The entire situation shook the university, and particularly the basketball team. It also opened the eyes of Moore, the Bobcats' second-year coach, to the potential hazards of social-networking sites.
"Dealing with the players through the whole ordeal, it sort of enlightened my coaching staff and me to how computer-savvy kids are these days," Moore said. "Through technology, they can carry on so many different conversations with different people, all at the same time."
Moore took note of it while spending time in the players' dorms during the situation.
"It's a little intimidating to think how open their lives are," Moore said. "Once they start a Facebook page or a MySpace page and invite people to come in, it's scary to think how much of their lives are out there."
But Moore said he doesn't prohibit his players from having Facebook and/or MySpace accounts.
"It's a fine line. As coaches, there are so many issues like this that come up that border on how controlling you're going to be as a coach. At what point are they beholden to you off the court because they're on scholarship? Are you going to force guys to cut their hair, wear a certain colored T-shirt under the uniform? This is another one right in that gray area. It seems to me, as an outsider, it's an important part of socializing in college at this time. It's not something I want to tell my 13 scholarship guys they can't be a part of, but maybe in workshops, etc., we can give constant reminders of the risks that come with it."
PLENTY OF POSITIVES
While there undeniably are risks for student-athletes using Facebook, there are plenty of benefits, too. As Walker stated, it's a chance for some athletes who are constantly busy with practice, games, travel and schoolwork to get to know their fellow students. As Martha mentioned, it provides a chance for student-athletes to interact with members of the neighboring community -- and with opponents, too.
Martha recently played in an all-star game in Kentucky against seniors from other schools in the conference. "When I got home, I got requests from some of them, which was really cool," Martha said. "It's fairly easy, simpler than sending an e-mail. It's easier to check updates on what's going on in their lives."
Facebook also allows team members to communicate with each other. Most college sports teams have some sort of Facebook page, on which messages can be conveyed as to when meetings are, where captain's practices will be held, or simply what a great game they played the other night.
"A lot of schools are going to Facebook for invitations, getting the word out for programs," said Amy Backus, Yale's compliance director.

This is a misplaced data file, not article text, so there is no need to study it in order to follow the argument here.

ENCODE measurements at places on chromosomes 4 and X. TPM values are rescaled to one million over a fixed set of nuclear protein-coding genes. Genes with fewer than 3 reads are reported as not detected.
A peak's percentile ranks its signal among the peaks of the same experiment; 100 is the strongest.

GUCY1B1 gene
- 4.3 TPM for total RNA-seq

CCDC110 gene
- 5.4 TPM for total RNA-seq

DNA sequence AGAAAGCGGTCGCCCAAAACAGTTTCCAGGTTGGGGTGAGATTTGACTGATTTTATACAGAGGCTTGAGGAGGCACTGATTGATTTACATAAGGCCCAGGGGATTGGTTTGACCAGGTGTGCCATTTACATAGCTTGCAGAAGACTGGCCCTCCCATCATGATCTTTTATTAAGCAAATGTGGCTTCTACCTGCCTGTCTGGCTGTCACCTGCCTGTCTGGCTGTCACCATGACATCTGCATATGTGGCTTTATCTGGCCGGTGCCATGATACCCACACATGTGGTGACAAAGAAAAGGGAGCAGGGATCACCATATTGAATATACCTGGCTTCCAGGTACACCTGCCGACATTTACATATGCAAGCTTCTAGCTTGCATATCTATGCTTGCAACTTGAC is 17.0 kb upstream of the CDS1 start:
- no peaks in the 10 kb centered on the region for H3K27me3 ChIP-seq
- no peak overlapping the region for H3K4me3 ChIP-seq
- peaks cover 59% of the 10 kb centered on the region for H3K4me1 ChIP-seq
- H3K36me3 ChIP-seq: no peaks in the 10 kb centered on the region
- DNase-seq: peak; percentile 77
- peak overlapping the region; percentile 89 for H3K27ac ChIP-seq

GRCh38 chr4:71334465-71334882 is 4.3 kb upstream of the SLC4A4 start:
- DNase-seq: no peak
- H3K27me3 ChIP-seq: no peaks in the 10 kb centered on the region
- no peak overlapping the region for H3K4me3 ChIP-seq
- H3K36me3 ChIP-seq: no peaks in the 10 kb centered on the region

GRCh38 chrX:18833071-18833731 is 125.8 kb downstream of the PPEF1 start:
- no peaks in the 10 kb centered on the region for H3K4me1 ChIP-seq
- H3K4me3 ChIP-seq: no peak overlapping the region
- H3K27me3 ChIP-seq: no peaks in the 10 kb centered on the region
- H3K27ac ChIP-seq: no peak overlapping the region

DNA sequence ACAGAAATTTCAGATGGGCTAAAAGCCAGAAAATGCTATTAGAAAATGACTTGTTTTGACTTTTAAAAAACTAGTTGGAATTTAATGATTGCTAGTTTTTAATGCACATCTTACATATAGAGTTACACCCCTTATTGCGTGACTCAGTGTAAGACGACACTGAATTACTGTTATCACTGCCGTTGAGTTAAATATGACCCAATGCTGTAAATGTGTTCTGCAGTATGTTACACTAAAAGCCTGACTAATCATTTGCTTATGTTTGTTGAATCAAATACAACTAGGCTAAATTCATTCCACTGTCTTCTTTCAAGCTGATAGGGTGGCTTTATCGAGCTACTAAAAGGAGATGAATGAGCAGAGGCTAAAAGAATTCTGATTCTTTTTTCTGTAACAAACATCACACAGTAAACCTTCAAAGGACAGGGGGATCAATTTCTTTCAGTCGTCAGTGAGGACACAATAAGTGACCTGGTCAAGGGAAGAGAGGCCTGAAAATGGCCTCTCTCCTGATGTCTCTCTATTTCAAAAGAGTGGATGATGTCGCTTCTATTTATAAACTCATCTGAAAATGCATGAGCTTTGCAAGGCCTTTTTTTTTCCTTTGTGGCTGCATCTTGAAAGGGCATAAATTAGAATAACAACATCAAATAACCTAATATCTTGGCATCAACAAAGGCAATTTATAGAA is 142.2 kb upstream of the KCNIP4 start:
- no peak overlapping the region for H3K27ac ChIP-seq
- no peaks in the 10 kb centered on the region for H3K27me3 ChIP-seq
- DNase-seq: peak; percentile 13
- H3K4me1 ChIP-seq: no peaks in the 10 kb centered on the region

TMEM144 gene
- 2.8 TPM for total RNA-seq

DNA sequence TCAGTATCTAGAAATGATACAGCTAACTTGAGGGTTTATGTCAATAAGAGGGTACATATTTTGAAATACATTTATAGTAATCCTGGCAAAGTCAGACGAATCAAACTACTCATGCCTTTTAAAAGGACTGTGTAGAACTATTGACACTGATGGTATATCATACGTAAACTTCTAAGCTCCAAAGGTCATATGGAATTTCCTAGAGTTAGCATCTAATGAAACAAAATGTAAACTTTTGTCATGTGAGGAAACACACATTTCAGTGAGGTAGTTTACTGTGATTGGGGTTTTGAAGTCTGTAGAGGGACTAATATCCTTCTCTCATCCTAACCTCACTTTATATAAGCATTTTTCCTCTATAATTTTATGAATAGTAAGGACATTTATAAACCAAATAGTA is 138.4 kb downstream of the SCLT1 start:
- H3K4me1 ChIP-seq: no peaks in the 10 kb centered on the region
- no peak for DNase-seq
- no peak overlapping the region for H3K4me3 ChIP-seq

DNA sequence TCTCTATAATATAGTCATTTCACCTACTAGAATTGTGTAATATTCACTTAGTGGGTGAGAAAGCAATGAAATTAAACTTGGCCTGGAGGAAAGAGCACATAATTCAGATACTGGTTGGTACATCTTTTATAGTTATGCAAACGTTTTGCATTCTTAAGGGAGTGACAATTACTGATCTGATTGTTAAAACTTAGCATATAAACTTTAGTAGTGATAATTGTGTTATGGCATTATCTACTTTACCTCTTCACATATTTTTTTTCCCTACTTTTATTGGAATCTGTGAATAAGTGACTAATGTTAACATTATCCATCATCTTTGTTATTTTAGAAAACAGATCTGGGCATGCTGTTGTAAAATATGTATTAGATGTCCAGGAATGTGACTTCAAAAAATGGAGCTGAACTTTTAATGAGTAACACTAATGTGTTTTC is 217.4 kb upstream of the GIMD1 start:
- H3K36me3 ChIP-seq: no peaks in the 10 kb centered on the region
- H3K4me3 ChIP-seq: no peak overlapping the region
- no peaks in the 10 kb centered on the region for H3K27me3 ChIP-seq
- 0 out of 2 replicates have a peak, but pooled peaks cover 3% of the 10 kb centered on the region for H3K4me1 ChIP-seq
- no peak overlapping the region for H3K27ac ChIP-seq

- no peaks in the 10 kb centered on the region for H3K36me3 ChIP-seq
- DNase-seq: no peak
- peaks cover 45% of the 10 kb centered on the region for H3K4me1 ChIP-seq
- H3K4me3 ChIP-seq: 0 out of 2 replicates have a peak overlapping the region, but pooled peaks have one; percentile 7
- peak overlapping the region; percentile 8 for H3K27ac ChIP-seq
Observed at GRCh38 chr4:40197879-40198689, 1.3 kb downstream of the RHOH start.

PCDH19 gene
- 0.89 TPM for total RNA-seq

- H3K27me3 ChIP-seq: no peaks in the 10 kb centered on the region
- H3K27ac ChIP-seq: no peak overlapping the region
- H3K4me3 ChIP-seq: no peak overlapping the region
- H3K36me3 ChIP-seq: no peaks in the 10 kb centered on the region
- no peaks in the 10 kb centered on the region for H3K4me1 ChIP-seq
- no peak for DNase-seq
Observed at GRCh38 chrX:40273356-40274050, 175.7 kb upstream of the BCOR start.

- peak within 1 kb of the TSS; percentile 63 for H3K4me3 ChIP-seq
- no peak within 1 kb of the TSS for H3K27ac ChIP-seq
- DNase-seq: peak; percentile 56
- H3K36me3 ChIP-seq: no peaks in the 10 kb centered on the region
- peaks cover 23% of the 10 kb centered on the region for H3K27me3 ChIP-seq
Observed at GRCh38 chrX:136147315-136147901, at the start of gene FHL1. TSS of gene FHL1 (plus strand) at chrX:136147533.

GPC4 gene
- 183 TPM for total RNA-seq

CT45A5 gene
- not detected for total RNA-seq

It's so effective, in fact, that Yale administrators recently asked students whether e-mail was still a productive tool to get information out on campus, or if Facebook was the better way to go. (Turns out, e-mail still works just fine).
University of New Haven athletic director Debbie Chin pointed out that the NCAA actually is encouraging interaction among student-athletes through Facebook and other sites.
"It's the way of students of today, it's how they communicate with each other," Chin said. "It can be a little troublesome because they can't communicate one on one, they're so used to texting, going on MySpace, Facebook. That's how they meet people. But they're probably more savvy than us in terms of picking out the good and the bad."
Indeed, none of the area colleges ban their student-athletes from using the sites, leaving it up to them to use good judgment (and, in some cases, their coaches and/or compliance directors to keep tabs on what they're posting).
Still, other athletic departments across the country, including DePaul and Minnesota-Duluth, have taken the drastic step of banning student-athletes' use of the social-networking sites altogether. Those schools are still very much in the minority -- for now.
"People have mixed emotions about (Facebook) because it is a social-networking tool, and you do have your everyday life on this Web site," Martha said. "Being a student-athlete, you shouldn't partake in alcohol or drugs, but inevitably some do. As a safety precaution, you should put no pictures of you participating in those activities. You have to be careful what you let people put pictures up of, and what people put on your wall."
It certainly is a very different world from the days of the square, black beeper.